Winter 2022 Newsletter
Quick Content Links
- President’s Message
- Treasurer’s Report
- 2023 NCAFS Annual Meeting
- 2023 President-Elect Ballot
- Cape Fear Shiner Augmentation
- Winter Updates from the East Carolina University Student Subunit (ECU-AFS)
- NCAFS Supports the Hutton Junior Fisheries Biology Program
- SDAFS Technical Committees
- Good Work! – Recent Publications by NCAFS Members
- Stories of Interest
- Call to Action!
- Valuable Links
We’re coasting into the holidays, and I’m reflecting on all of the good work of this year that I’ve been lucky to help accomplish. One thing I recognize is that we aquatic folk are passionate and dedicated, putting a whole lot of heart into what we do. I’m so thankful for colleagues like you – we inspire and challenge each other to be better biologists and often make each other laugh.
Last month, your Executive Committee reviewed a fine set of NCAFS funding requests. We awarded grants to three well-deserving projects:
- Matt Damiano (NC State University) received $1,000 to support work to identify broad-scale drivers in spatiotemporal patterns from fishery-independent video data with support vector machines. This work is being done by undergraduate students, who are gaining graduate-level research experience that will result in a peer-reviewed publication.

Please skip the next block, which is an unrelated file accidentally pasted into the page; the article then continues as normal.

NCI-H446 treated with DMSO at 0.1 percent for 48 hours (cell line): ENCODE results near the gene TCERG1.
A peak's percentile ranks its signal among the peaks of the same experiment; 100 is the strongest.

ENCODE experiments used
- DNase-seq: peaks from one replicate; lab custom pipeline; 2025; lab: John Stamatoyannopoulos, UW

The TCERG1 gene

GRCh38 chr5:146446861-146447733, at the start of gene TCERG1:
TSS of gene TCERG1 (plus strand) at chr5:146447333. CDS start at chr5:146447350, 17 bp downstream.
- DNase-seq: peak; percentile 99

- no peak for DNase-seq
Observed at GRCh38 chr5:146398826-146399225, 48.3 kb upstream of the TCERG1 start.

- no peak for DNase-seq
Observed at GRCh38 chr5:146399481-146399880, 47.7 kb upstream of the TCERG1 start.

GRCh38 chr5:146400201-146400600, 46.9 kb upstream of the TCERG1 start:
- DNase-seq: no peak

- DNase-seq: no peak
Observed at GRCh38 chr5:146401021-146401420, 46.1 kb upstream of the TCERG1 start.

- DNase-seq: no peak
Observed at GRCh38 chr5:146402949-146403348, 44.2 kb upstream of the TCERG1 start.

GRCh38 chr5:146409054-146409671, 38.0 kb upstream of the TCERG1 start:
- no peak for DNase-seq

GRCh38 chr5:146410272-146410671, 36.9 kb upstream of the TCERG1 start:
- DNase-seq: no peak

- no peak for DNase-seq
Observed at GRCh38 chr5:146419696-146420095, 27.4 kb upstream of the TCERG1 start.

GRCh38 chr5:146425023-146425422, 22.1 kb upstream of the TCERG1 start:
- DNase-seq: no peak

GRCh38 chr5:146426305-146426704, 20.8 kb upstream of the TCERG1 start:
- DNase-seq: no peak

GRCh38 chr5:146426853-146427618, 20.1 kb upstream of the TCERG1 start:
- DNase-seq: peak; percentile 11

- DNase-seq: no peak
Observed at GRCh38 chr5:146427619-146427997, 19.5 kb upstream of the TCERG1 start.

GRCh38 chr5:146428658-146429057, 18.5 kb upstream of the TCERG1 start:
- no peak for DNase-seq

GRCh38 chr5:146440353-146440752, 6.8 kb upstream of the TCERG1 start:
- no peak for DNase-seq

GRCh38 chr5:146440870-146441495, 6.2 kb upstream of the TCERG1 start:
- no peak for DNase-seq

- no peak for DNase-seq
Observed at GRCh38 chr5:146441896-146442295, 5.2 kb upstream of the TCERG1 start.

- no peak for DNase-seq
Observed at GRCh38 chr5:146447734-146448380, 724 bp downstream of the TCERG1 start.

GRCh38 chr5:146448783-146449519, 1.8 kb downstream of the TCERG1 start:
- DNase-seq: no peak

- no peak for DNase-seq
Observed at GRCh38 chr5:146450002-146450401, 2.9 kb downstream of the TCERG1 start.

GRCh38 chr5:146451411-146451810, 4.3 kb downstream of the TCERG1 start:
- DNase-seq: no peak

- Lily Hughes (representing the Friends of the NC Museum of Natural Sciences) received $981 to assess the quality and quantity of DNA in tissue from archival specimens in the state museum ichthyology collection. This project is providing training to an undergraduate student in molecular laboratory techniques.
- Luke Etchison (NC Wildlife Resources Commission) received $1,000 to support the Blue Ridge Snorkel Trail, an educational project that will link together a set of publicly accessible river sites where people can safely snorkel in western NC.
Stay tuned – each of these projects will be presented at our NCAFS annual meeting in Durham in February 2023. In January, I’ll be sending out two additional funding requests for greater than $1,000 to NCAFS membership for your review; we’ll discuss and vote on whether to fund these requests at our next NCAFS business meeting at our annual meeting.
Here’s to peace and joy for all this holiday season.
Submitted by Andrea Leslie, NCAFS President
Balances as of December 15, 2022:
NCAFS Wells Fargo Checking Account: $9,290.04
Robust Redhorse Conservation Committee Fund: $7,125.25
Edward Jones Ichthus (Student) Fund: $30,177.45
Edward Jones General Fund: $73,074.24
NCAFS recently awarded funding to several members’ projects, and we look forward to hearing more about these projects at the 2023 meeting! For more information on funding awards, both those already awarded and several to be voted upon at the February meeting, please see the President’s Message in this month’s newsletter. We encourage groups or individuals to apply for project funding! Our next round of funding will occur in Spring 2023 with a deadline of April 1. Application information can be found here.